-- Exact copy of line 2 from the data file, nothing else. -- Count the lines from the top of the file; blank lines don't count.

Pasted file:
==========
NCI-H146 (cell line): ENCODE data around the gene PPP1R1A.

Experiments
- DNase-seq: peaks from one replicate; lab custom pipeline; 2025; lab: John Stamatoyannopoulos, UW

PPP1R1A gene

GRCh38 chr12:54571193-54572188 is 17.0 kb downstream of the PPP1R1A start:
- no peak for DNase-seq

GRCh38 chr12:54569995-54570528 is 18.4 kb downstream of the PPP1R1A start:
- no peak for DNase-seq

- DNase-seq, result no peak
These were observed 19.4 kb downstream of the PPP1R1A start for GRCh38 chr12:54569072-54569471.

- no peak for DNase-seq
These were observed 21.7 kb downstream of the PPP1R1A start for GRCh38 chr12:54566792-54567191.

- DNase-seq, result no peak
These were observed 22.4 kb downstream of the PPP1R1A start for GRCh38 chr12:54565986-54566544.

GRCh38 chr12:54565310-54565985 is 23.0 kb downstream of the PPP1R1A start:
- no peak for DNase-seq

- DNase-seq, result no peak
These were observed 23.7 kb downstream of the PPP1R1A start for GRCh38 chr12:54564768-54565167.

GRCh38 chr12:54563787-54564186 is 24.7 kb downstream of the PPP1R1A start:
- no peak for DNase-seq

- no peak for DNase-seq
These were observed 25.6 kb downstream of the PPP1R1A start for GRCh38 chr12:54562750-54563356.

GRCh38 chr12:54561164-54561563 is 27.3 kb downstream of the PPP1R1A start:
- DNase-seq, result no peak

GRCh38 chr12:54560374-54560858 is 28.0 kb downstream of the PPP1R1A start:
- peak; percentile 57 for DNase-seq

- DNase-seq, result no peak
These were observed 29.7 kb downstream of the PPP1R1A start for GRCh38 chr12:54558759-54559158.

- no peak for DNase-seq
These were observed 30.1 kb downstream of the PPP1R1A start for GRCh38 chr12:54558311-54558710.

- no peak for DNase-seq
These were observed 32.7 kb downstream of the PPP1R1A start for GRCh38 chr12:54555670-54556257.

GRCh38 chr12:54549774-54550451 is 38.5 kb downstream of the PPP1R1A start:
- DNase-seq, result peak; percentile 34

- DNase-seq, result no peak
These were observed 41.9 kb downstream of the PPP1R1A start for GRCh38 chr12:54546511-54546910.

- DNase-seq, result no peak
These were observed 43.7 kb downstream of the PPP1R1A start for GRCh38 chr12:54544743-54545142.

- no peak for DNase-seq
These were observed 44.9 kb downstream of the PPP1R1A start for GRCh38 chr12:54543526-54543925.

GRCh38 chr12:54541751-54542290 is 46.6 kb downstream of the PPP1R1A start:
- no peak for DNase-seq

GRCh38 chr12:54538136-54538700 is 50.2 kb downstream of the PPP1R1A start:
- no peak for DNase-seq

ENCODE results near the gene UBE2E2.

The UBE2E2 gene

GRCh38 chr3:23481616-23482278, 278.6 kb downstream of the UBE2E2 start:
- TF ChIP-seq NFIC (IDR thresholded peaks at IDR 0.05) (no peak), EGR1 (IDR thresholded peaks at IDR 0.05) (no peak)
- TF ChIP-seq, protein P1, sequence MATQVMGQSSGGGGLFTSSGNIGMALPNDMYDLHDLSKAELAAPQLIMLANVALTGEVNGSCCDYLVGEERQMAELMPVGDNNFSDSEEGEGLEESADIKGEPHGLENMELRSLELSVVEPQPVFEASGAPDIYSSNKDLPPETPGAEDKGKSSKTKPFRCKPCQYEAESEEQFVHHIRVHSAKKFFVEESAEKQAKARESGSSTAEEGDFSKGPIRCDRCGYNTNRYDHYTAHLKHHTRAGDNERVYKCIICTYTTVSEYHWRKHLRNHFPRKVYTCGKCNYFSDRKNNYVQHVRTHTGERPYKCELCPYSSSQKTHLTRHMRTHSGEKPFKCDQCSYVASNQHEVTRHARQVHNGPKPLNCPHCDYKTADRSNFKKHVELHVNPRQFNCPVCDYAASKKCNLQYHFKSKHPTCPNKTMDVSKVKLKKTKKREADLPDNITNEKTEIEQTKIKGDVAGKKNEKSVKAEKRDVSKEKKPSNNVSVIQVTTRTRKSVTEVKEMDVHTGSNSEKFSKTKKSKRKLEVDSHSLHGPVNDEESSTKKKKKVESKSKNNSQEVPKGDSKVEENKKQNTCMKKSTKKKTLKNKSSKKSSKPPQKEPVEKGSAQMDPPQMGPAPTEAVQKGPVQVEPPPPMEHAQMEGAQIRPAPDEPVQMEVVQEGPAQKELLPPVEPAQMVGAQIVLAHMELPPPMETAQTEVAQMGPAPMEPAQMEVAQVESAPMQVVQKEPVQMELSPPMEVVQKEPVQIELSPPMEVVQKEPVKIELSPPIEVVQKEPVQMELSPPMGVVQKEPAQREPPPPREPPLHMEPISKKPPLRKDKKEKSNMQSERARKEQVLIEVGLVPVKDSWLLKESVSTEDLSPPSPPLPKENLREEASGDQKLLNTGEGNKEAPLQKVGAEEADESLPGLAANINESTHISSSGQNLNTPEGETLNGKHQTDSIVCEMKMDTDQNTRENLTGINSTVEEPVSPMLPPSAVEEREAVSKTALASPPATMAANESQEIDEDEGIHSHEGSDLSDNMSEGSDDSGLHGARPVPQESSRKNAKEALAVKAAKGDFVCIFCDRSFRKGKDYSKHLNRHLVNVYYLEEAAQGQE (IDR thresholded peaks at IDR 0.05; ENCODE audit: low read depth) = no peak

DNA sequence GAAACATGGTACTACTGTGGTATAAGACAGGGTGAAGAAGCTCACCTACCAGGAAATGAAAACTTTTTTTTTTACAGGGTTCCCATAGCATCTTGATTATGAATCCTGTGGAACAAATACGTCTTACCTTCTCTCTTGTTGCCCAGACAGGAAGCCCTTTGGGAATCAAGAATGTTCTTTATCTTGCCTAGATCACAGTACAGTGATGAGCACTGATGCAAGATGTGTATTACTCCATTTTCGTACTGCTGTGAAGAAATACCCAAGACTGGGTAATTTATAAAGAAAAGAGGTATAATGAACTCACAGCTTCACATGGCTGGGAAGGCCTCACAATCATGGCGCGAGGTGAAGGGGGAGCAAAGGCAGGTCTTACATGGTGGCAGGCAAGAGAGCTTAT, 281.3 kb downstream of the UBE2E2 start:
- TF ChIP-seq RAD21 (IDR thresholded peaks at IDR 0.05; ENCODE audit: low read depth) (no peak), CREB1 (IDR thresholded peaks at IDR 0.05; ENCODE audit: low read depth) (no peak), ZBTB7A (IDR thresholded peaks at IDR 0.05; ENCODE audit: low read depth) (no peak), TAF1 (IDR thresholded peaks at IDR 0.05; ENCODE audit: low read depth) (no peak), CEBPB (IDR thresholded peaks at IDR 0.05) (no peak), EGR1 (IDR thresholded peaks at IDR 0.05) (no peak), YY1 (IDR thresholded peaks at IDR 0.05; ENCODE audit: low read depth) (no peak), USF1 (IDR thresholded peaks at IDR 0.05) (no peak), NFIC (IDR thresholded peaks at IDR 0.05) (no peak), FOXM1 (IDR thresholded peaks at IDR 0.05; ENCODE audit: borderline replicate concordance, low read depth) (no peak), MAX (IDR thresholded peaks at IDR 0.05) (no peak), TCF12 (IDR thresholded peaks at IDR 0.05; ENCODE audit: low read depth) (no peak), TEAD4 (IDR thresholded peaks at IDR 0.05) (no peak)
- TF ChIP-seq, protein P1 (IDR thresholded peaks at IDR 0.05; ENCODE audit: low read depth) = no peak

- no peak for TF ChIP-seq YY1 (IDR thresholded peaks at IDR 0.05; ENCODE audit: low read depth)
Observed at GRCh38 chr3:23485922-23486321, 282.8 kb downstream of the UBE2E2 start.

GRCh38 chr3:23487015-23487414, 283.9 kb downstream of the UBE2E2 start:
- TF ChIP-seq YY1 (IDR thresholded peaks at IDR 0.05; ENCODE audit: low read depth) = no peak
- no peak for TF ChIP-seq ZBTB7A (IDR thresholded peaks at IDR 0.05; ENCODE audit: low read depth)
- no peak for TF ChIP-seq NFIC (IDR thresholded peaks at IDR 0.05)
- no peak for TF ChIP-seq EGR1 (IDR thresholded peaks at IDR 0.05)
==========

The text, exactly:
Experiments